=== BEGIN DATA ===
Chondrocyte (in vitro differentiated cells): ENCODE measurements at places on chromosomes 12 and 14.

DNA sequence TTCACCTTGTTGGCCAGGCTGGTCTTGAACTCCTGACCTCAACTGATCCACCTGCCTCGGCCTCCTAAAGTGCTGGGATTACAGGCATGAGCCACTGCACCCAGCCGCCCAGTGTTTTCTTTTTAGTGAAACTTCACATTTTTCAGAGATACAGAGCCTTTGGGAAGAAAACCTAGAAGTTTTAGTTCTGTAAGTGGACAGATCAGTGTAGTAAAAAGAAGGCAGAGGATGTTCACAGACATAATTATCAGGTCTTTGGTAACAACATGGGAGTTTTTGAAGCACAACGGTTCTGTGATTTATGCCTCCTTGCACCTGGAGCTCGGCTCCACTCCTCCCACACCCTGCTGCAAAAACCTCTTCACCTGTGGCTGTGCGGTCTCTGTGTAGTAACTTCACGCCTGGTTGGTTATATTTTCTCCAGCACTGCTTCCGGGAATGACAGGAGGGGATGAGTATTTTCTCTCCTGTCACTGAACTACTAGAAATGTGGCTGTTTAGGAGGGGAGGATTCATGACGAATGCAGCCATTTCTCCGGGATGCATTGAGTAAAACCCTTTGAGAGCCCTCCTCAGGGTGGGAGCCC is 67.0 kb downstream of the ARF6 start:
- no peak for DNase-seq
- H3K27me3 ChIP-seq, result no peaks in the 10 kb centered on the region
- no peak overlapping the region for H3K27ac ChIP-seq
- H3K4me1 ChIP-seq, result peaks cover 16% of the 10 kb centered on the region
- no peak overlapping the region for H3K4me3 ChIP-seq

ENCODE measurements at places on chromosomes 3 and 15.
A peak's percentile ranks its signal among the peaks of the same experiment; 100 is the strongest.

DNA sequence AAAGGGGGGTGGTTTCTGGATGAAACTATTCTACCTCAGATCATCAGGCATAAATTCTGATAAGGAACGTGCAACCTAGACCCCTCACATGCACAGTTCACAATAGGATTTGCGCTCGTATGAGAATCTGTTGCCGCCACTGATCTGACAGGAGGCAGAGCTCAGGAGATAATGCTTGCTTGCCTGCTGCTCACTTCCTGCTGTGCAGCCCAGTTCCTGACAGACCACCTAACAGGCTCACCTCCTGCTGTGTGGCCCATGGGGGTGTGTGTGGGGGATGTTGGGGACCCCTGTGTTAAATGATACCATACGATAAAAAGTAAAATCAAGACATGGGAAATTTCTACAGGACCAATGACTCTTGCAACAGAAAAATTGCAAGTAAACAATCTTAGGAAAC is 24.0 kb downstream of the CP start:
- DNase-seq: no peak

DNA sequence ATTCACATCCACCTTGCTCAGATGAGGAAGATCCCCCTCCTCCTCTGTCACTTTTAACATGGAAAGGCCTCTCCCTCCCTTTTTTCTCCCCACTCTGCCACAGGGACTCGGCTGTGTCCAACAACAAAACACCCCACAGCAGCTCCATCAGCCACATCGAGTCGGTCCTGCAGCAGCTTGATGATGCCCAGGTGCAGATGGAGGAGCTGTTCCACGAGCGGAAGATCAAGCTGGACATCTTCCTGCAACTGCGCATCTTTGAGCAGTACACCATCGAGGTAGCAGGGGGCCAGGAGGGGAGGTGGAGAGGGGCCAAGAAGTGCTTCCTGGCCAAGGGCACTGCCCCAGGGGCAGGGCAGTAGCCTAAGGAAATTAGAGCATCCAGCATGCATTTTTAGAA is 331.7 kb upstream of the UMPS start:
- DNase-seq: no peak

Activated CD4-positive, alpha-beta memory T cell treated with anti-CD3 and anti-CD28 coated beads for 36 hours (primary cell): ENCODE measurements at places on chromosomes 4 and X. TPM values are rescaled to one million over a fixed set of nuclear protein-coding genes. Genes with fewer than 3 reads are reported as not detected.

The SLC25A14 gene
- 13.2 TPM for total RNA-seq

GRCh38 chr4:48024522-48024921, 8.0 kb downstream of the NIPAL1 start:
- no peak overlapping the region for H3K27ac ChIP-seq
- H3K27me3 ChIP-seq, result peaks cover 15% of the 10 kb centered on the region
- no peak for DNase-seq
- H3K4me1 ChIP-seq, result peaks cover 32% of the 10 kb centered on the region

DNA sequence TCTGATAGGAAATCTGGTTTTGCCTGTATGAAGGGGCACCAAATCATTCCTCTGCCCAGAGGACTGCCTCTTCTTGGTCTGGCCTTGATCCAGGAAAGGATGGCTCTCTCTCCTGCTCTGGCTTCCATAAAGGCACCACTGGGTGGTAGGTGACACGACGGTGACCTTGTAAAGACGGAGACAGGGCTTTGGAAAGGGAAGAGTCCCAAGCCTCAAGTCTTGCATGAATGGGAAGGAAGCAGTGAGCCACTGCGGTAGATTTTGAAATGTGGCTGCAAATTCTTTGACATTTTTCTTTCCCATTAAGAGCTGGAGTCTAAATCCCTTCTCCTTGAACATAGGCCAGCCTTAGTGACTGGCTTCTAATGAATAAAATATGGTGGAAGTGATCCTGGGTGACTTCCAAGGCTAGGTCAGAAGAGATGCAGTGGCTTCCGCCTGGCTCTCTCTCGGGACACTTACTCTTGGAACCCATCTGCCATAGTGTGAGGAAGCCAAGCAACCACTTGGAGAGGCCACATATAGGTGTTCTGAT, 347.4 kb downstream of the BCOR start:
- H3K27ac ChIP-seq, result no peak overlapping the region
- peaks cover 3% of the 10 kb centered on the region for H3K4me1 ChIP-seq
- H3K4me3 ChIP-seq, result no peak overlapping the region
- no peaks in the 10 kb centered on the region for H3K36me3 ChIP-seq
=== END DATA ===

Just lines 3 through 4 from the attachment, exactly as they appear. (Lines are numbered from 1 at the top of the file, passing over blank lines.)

- no peak for DNase-seq
- H3K27me3 ChIP-seq, result no peaks in the 10 kb centered on the region